TS10

TS10: The Problem

Just recently, I heard a preacher speak on the New Testament book of James. He spoke with passion as he implored the audience to gain perspective, to see things from the proper viewpoint. During his discussion, he referred to a newspaper editorial from years ago in which the paper asked its readers to define what was wrong with the world. Things felt amiss. Something was wrong and the paper wanted to know what the problem was.

Renowned theologian G. K. Chesterton apparently sent an answer to that question. His response was simply “I am.” From what I understand, Chesterton was a good man and his writings have impacted lots of people. However, when considering the malaise hanging over the world, he saw himself as the cause. He was the problem. And so am I. And so are you.

Racism exists because we let it (and sometimes we facilitate it). Same with sexism, senseless gun violence, police brutality, and on and on and on. I am the problem. You are the problem.

While that seems heavy (and it is), that concept is also laced with hope. If the problem is in me, I can do something about it. I can’t control what anyone else will do. But, I can do something about the hideous stuff that lives in me.

-Ed

WARNING: This playlist contains some intense language here and there.

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Artist Focus, Poignant Songs, TS10

Softly, Dear, Sarcasm, and Sober Subjects

I’ve been contributing articles for Volume One for the past couple of years. One of the first ones I wrote covered the emergence of a new band from the Eau Claire area called Softly, Dear (New on the Scene). Back then, Softly, Dear was just starting to figure out who they were musically. Even though the first tracks they released were a little rough, I could certainly here some significant talent and creativity at work.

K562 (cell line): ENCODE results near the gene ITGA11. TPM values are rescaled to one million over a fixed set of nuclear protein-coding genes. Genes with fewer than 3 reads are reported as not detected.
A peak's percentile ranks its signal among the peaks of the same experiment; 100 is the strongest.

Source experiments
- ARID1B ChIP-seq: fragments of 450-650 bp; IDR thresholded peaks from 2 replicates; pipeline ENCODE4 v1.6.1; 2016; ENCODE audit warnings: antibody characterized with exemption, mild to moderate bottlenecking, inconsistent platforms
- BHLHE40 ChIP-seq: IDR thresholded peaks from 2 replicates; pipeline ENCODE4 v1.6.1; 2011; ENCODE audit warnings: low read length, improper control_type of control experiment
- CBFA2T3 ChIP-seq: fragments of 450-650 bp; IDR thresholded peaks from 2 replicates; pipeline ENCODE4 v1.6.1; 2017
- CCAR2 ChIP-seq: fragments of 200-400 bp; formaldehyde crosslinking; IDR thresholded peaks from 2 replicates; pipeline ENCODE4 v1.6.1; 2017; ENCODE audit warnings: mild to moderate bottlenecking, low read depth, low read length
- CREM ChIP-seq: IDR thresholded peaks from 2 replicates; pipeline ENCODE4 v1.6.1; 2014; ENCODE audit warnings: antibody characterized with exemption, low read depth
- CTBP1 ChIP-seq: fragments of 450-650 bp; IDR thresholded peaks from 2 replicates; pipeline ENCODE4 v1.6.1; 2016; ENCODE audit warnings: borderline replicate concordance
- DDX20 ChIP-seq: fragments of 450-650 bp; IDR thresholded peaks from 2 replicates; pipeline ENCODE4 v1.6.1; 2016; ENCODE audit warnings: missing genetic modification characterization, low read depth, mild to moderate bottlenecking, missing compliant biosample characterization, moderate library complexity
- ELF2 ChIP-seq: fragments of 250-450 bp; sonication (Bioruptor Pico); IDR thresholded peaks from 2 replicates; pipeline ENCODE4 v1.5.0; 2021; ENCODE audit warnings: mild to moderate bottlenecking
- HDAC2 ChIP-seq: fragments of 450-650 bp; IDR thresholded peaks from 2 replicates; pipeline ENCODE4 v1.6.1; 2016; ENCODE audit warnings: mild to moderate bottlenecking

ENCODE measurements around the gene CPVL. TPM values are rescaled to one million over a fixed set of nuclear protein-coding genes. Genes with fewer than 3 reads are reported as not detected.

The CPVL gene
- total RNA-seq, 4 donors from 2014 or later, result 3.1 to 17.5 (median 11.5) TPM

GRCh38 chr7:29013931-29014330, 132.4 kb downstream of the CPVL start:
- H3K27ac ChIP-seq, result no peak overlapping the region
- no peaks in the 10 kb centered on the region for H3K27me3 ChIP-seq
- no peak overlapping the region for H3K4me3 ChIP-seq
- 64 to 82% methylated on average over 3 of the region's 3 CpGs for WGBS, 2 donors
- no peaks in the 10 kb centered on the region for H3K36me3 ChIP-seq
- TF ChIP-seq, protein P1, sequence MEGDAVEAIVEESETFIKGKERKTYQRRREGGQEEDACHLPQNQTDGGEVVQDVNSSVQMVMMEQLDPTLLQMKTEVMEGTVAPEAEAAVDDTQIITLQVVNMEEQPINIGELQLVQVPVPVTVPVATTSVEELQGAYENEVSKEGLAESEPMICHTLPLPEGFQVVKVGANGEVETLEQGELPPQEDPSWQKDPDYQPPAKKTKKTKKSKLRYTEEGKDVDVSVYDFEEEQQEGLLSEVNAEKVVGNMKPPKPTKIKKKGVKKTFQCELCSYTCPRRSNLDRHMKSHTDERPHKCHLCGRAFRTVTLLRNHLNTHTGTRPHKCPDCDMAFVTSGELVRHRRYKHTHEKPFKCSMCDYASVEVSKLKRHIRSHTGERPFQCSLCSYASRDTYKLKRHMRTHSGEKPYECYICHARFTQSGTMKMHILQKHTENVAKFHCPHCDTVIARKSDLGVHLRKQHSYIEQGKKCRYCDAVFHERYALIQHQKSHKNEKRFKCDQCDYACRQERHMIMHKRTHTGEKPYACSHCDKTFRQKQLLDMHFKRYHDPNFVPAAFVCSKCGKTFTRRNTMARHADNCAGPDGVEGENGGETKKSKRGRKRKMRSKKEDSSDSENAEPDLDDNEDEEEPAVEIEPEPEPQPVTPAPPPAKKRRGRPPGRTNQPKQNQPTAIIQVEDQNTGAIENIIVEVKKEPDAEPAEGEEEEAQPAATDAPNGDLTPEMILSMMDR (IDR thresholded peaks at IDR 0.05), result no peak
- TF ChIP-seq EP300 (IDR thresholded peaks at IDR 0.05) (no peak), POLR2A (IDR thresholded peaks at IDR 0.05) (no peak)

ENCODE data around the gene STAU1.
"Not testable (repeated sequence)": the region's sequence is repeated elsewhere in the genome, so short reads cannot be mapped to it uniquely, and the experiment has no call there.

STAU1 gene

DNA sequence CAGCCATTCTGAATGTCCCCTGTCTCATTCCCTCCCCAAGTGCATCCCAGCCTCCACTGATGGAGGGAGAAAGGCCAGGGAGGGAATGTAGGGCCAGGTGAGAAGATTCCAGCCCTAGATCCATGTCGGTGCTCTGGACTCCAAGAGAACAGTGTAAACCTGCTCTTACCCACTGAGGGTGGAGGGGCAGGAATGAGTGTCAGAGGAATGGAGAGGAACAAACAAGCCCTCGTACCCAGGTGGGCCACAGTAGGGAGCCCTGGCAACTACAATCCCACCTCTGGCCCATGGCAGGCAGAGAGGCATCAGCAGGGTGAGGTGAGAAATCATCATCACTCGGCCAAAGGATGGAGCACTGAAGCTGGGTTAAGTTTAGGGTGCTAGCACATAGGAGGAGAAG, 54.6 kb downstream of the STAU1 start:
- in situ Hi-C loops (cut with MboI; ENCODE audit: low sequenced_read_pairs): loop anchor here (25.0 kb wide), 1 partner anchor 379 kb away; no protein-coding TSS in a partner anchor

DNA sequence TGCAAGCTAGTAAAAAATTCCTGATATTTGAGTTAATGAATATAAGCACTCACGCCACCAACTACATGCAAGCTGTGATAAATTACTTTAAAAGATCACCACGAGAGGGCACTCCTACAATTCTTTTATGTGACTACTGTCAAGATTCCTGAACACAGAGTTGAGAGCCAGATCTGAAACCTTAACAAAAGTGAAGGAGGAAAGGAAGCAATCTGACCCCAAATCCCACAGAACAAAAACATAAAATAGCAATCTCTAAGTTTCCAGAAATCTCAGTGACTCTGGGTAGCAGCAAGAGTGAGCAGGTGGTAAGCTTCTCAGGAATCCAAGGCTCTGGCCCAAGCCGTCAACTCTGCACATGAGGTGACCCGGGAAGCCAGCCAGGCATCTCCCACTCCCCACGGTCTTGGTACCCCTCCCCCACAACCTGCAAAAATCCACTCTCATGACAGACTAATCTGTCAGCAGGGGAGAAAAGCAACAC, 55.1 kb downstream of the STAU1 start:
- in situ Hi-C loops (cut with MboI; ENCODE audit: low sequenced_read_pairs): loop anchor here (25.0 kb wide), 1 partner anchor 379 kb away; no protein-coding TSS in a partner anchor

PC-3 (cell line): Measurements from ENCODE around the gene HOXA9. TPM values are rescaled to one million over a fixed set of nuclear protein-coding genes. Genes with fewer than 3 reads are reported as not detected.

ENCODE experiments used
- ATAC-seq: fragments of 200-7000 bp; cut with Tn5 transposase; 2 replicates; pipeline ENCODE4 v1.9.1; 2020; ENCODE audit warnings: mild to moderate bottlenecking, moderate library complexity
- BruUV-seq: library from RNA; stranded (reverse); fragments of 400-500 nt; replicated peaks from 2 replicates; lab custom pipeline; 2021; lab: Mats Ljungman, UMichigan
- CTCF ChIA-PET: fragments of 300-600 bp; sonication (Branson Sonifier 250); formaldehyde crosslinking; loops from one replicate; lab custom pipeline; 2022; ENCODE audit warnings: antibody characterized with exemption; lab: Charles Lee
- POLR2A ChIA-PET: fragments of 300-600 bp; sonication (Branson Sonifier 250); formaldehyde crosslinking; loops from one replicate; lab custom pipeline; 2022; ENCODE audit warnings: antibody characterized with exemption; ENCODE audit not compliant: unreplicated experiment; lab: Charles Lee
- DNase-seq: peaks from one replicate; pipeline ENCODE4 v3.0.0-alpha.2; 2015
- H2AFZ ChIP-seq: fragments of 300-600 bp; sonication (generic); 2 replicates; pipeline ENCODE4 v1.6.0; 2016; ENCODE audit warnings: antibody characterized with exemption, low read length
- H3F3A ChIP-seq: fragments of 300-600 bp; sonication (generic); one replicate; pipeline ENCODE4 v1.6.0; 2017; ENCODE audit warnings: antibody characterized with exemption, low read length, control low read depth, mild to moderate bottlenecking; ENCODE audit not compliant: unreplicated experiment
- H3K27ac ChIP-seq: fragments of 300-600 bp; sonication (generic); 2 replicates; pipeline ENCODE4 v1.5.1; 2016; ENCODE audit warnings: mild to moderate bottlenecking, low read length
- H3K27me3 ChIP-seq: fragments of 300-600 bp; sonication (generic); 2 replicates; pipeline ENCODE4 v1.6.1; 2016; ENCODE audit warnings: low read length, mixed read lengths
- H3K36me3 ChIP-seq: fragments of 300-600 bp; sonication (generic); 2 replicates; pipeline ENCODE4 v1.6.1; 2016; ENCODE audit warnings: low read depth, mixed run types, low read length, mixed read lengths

After writing that piece for V1, I honestly didn’t pay much attention to the band for a while. And then I saw them play at the House of Rock at Adelyn Rose’s CD release show back in February of this year. Toward the beginning of their set, they mentioned that their Portico EP was available for free at the merchandise table. At first, I wasn’t all that interested. Then, they played Lenses, which is featured on this week’s TS10. As soon as they finished playing that song, I quickly grabbed my copy of Portico.

Admittedly, I am a sucker for songs that have at least a semi-epic feel to them, especially ones that start out mellow and slowly build, and build, and build. Lenses is such a song. It is not a song, per se, in that it is instrumental. Truly, no lyrics are needed for this piece. I remember what it was like listening to them play it live that night. I vividly remember feeling the slow build, finding myself moving along with the music as its intensity continually rose. When the band finally reached the emotive crescendo of Lenses, I was ready for it and I allowed the force of that climax to overtake my heart and mind. Moments like that transcend just listening to someone play music. They become spiritual moments for me. From that point on, Softly, Dear has had my full attention.

I’m glad I snagged that EP. Softly, Dear has the extraordinary gift of taking a serious subject and giving it its due weight, while also, somehow, making the sharing of that subject fun. The best evidence of this gift is Know My Name from Portico, which has become one of their favorites among locals. It tells the story of a man who is drafted by the Army, whose life is altered forever, and who, as he ages, can no longer take care of himself. Sad subject matter… and they treat it as such. Yet the song still rocks and is fun to sing along with. Weird dynamic perhaps, but it totally works.

While Portico obviously showed significant growth from those first couple of recordings I wrote about in V1, Softly, Dear’s new album shows even more. They released the self-titled Softly, Dear in August of this year and it is a great listen (you can stream it on their Bandcamp page… and then you should buy it!). When I listen to it, I hear some serious Weezer influence in it, which cannot be a bad thing. There is the raucous fun of It’s Alright, a sarcastic look at poor life decisions, and Alive Now (Paycheck), a desperate cry for a paycheck owed. Alive Now makes me smile every time I hear it. I’ve always appreciated a good smartass. There’s also the tenderness and sobriety of two people falling out of love with each other in Things I Say. It’s not easy to move from silly to sober, but Softly, Dear pulls it off.

Not only is this album well worth your time and money, it also shows how Softly, Dear is continuing to grow, which promises even greater things in the future. So, take some time to listen to Lenses on the TS10. Even better, go to Softly, Dear’s Bandcamp page and stream/buy their music! My guess is that you will be drawn into their authenticity, playfulness, and smart-assedness as I have been.

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